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Hyper-Heuristics: A Survey of the State of the Art

30 Pages Posted: 27 Nov 2013  

Edmund K. Burke

University of Stirling

Michel Gendreau

University of Montreal

Matthew Hyde

University of East Anglia (UEA)

Graham Kendall

University of Nottingham

Gabriela Ochoa

University of Nottingham - School of Computer Science

Ender Özcan

affiliation not provided to SSRN

Rong Qu

University of Nottingham

Date Written: December 2013

Abstract

Hyper-heuristics comprise a set of approaches that are motivated (at least in part) by the goal of automating the design of heuristic methods to solve hard computational search problems. An underlying strategic research challenge is to develop more generally applicable search methodologies. The term hyper-heuristic is relatively new; it was first used in 2000 to describe heuristics to choose heuristics in the context of combinatorial optimisation. However, the idea of automating the design of heuristics is not new; it can be traced back to the 1960s. The definition of hyper-heuristics has been recently extended to refer to a search method or learning mechanism for selecting or generating heuristics to solve computational search problems. Two main hyper-heuristic categories can be considered: heuristic selection and heuristic generation. The distinguishing feature of hyper-heuristics is that they operate on a search space of heuristics (or heuristic components) rather than directly on the search space of solutions to the underlying problem that is being addressed. This paper presents a critical discussion of the scientific literature on hyper-heuristics including their origin and intellectual roots, a detailed account of the main types of approaches, and an overview of some related areas. Current research trends and directions for future research are also discussed.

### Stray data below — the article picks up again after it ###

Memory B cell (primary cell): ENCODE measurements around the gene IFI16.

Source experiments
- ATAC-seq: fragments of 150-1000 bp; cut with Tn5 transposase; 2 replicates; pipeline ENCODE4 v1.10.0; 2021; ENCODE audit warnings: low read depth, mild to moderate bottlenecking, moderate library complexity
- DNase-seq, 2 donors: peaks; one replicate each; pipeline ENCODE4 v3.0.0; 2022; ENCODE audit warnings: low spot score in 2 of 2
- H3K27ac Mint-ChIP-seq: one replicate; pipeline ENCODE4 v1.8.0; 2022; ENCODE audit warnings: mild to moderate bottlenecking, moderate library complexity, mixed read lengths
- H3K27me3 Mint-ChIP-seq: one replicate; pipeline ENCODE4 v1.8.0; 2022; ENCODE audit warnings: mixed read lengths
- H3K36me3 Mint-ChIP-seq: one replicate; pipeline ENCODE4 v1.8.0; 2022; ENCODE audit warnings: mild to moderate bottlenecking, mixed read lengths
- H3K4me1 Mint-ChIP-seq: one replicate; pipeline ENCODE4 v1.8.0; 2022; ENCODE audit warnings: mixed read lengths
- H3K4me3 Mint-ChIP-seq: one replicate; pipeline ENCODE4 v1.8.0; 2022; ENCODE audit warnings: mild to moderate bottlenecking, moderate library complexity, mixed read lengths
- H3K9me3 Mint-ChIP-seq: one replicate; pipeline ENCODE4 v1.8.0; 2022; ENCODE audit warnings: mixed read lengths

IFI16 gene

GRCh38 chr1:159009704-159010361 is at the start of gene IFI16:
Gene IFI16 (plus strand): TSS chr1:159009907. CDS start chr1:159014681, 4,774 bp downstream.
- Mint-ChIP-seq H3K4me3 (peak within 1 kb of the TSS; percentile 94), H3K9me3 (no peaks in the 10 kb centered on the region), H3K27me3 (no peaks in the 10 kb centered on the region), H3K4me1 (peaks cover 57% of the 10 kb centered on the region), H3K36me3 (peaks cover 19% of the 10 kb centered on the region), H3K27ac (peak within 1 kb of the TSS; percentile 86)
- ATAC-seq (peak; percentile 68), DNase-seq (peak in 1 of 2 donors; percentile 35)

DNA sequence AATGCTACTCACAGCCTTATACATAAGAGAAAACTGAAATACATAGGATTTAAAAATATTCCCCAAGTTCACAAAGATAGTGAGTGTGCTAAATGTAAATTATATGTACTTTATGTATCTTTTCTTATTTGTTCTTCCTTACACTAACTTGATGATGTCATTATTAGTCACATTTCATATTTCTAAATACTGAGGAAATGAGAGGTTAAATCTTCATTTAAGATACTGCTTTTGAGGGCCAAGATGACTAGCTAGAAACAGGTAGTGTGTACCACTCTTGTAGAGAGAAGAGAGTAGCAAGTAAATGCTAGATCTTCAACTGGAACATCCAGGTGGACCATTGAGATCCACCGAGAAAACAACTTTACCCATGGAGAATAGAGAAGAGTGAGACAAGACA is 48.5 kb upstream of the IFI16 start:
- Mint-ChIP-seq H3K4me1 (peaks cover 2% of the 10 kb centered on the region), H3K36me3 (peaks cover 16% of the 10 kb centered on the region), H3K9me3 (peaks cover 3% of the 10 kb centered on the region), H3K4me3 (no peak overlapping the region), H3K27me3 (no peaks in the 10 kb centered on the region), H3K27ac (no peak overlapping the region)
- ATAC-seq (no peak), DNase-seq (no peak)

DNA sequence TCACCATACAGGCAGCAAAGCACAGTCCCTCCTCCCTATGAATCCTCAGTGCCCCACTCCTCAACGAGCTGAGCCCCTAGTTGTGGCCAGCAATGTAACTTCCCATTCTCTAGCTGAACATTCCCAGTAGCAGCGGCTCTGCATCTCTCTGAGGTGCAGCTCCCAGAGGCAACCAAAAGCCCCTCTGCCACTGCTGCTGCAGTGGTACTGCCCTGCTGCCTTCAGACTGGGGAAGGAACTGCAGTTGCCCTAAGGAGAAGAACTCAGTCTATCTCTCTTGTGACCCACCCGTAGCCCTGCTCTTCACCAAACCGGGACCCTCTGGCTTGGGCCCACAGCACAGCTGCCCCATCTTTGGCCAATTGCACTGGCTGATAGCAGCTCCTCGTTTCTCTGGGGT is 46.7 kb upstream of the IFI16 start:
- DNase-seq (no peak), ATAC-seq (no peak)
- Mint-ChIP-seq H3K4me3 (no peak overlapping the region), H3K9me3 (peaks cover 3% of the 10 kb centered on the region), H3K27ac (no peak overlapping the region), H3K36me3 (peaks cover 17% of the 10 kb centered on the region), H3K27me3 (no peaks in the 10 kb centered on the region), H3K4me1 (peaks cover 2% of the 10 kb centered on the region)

Suggested Citation

Burke, Edmund K. and Gendreau, Michel and Hyde, Matthew and Kendall, Graham and Ochoa, Gabriela and Özcan, Ender and Qu, Rong, Hyper-Heuristics: A Survey of the State of the Art (December 2013). Journal of the Operational Research Society, Vol. 64, Issue 12, pp. 1695-1724, 2013. Available at SSRN: https://ssrn.com/abstract=2360048 or http://dx.doi.org/10.1057/jors.2013.71

Edmund K. Burke (Contact Author)

University of Stirling

Stirling, Scotland FK9 4LA
United Kingdom

Michel Gendreau

University of Montreal ( email )

C.P. 6128 succursale Centre-ville
Montreal, Quebec H3C 3J7
Canada

Matthew Hyde

University of East Anglia (UEA) ( email )

Norwich Research Park
Norwich, Norfolk NR4 7TJ
United Kingdom

Graham Kendall

University of Nottingham ( email )

University Park
Nottingham, NG8 1BB
United Kingdom

Gabriela Ochoa

University of Nottingham - School of Computer Science ( email )

Jubilee Campus
Wollaton Road
Nottingham, NG8 1BB
United Kingdom

Ender Özcan (Contact Author)

affiliation not provided to SSRN

Rong Qu

University of Nottingham ( email )

University Park
Nottingham, NG8 1BB
United Kingdom

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